The Impact & Inheritance of Epigenetic Changes

Here are 5 articles about the Impact & Inheritance of Epigenetic Changes:

Grandma’s Experiences Leave Epigenetic Mark on Your Genes | –  May 2013

Why can’t your friend “just get over” her upbringing by an angry, distant mother? Why can’t she “just snap out of it”? The reason may well be due to methyl groups that were added in childhood to genes in her brain, thereby handcuffing her mood to feelings of fear and despair.

According to the new insights of behavioral epigenetics, traumatic experiences in our past, or in our recent ancestors’ past, leave molecular scars adhering to our DNA.  

Jews whose great-grandparents were chased from their Russian shtetls; Chinese whose grandparents lived through the ravages of the Cultural Revolution; young immigrants from Africa whose parents survived massacres; adults of every ethnicity who grew up with alcoholic or abusive parents — all carry with them more than just memories.

Our experiences, and those of our forebears, are never gone, even if they have been forgotten. They become a part of us, a molecular residue holding fast to our genetic scaffolding.

The DNA remains the same, but psychological and behavioral tendencies are inherited.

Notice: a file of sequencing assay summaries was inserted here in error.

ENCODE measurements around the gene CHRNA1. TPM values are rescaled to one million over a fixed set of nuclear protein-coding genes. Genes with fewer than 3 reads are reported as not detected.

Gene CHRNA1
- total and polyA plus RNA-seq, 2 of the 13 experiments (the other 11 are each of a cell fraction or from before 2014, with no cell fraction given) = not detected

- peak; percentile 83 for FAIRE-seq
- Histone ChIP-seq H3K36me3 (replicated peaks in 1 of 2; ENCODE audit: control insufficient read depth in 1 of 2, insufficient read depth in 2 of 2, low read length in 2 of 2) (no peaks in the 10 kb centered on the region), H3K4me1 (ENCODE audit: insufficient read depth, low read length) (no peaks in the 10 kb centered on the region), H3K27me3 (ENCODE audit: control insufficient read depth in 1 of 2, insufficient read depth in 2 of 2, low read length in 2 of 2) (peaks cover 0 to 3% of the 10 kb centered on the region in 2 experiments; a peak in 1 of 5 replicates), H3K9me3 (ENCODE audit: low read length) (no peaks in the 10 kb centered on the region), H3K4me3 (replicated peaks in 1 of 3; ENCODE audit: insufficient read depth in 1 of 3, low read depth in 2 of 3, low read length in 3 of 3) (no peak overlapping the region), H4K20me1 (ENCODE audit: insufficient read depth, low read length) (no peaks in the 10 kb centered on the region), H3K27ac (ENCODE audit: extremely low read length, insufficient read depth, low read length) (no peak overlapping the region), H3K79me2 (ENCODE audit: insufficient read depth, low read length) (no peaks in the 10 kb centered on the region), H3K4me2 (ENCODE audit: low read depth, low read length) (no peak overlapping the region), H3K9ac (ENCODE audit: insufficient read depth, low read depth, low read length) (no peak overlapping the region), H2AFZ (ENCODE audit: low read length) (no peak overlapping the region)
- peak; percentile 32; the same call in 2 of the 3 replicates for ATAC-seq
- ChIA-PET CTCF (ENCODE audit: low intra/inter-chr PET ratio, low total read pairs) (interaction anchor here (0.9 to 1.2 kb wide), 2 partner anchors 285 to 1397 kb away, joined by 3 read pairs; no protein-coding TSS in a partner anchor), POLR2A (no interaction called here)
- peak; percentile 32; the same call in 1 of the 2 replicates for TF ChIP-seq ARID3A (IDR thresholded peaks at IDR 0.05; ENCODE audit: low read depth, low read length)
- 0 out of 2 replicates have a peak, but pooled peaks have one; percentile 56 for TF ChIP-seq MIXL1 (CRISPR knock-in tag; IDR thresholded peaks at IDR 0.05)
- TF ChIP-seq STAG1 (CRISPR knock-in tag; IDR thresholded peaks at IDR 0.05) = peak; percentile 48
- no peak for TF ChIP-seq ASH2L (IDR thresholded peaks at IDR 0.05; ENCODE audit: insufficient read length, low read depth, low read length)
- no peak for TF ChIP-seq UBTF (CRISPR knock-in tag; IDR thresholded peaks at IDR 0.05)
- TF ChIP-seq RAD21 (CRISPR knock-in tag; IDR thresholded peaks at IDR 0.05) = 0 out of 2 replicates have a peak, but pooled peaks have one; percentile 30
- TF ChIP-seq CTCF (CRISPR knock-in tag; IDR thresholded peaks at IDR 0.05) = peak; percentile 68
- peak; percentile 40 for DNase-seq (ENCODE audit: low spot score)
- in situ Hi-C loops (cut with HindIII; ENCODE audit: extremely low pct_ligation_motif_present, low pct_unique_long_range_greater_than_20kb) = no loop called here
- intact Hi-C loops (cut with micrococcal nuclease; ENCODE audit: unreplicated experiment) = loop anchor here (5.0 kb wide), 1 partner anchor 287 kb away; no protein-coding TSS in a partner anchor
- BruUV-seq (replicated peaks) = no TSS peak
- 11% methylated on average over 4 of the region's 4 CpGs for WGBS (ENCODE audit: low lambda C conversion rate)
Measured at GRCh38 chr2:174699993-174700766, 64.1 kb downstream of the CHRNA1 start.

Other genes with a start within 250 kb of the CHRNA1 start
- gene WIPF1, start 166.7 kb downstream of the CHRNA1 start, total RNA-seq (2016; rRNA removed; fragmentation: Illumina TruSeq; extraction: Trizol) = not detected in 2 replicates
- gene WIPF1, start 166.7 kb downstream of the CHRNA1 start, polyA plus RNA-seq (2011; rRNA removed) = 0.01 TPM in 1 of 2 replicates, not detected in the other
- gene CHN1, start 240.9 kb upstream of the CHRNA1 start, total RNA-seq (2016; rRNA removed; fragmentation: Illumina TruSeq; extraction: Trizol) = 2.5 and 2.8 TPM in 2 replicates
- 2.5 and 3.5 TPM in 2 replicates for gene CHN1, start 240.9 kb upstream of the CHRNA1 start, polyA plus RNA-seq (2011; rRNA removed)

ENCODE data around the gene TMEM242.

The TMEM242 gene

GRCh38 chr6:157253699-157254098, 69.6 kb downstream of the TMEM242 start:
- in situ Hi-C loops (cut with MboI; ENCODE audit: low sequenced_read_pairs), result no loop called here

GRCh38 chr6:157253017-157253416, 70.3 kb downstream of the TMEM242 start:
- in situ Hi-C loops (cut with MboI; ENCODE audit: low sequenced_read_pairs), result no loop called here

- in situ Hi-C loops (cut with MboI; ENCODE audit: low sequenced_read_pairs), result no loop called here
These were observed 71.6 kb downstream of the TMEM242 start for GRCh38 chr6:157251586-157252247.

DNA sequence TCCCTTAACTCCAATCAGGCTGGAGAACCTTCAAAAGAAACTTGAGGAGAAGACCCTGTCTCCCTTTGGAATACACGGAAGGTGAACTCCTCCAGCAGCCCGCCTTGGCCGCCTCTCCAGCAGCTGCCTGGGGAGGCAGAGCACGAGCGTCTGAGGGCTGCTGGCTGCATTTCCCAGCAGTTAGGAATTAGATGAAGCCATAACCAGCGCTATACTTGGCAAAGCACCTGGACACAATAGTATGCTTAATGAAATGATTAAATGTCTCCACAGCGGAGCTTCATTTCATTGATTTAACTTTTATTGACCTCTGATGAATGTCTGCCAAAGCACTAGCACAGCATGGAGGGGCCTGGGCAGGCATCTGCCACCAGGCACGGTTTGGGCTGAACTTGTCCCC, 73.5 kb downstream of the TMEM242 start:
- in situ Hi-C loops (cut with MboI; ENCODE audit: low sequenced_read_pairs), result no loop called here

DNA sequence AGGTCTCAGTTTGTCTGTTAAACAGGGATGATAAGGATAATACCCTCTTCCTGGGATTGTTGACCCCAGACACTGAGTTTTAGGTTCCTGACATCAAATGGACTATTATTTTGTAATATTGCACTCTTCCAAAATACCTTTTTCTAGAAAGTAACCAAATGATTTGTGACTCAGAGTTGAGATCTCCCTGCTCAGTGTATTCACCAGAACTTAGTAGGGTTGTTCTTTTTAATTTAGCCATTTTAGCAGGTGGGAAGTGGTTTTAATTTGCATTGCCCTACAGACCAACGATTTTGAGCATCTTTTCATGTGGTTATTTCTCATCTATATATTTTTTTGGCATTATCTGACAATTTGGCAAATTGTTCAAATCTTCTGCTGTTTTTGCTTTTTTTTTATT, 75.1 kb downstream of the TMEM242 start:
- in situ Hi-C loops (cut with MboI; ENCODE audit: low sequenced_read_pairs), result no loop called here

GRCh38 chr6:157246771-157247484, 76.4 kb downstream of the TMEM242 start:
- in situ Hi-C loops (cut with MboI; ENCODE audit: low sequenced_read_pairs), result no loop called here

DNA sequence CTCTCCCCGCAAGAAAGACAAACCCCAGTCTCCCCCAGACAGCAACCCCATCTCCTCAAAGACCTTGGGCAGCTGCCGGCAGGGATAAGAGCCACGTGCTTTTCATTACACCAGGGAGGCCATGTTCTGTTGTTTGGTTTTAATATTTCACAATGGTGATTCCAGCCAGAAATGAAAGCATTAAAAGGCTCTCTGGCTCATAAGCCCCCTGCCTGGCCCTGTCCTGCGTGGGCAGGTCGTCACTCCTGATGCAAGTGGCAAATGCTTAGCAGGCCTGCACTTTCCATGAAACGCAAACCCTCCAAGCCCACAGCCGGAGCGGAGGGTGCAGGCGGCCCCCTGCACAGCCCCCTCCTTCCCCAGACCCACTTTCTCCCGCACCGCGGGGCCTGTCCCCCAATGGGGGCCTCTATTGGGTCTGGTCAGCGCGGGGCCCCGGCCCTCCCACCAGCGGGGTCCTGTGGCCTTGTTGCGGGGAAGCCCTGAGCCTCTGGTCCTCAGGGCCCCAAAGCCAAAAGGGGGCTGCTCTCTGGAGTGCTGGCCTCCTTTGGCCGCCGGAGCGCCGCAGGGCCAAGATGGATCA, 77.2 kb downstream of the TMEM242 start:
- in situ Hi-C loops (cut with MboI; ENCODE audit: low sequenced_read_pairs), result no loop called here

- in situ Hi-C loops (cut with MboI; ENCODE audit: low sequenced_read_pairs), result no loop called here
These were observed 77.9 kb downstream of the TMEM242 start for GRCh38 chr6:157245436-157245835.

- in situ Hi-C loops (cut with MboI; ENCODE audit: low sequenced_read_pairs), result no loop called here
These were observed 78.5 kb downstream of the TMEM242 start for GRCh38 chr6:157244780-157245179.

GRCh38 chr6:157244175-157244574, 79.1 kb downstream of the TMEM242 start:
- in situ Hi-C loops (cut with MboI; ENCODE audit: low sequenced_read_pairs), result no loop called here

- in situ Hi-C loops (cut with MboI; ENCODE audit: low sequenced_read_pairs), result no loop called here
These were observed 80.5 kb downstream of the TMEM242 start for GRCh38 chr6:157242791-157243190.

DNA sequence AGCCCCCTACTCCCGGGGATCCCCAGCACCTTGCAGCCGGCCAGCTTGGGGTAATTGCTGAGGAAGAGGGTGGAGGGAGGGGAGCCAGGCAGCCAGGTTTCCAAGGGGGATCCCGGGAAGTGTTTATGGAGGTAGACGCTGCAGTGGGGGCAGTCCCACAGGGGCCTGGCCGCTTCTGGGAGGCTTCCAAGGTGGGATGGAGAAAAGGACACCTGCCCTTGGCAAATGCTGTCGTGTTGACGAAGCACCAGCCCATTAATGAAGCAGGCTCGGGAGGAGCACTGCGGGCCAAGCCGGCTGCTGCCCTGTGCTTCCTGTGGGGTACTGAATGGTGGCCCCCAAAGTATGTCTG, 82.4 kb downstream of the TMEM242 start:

You might have inherited not just your grandmother’s knobby knees, but also her predisposition toward depression caused by the neglect she suffered as a newborn.

Or not. If your grandmother was adopted by nurturing parents, you might be enjoying the boost she received thanks to their love and support.

The mechanisms of behavioral epigenetics underlie not only deficits and weaknesses but strengths and resiliencies, too. And for those unlucky enough to descend from miserable or withholding grandparents, emerging drug treatments could reset not just mood, but the epigenetic changes themselves.

Methylation just gums up the works. So the less the better when it comes to transcribing the affected gene. In this case, methylation associated with miserable mothering prevented the normal number of glucocorticoid receptors from being transcribed in the baby’s hippocampus. And so for want of sufficient glucocorticoid receptors, the rats grew up to be nervous wrecks.

Early Stress Exposure Confers Lifelong Vulnerability, Causing Long-Lasting Alterations in a Specific Brain Reward Region – 14-Jun-2017

Mount Sinai study establishes mechanism by which an early window of exposure defines the response to stress in adulthood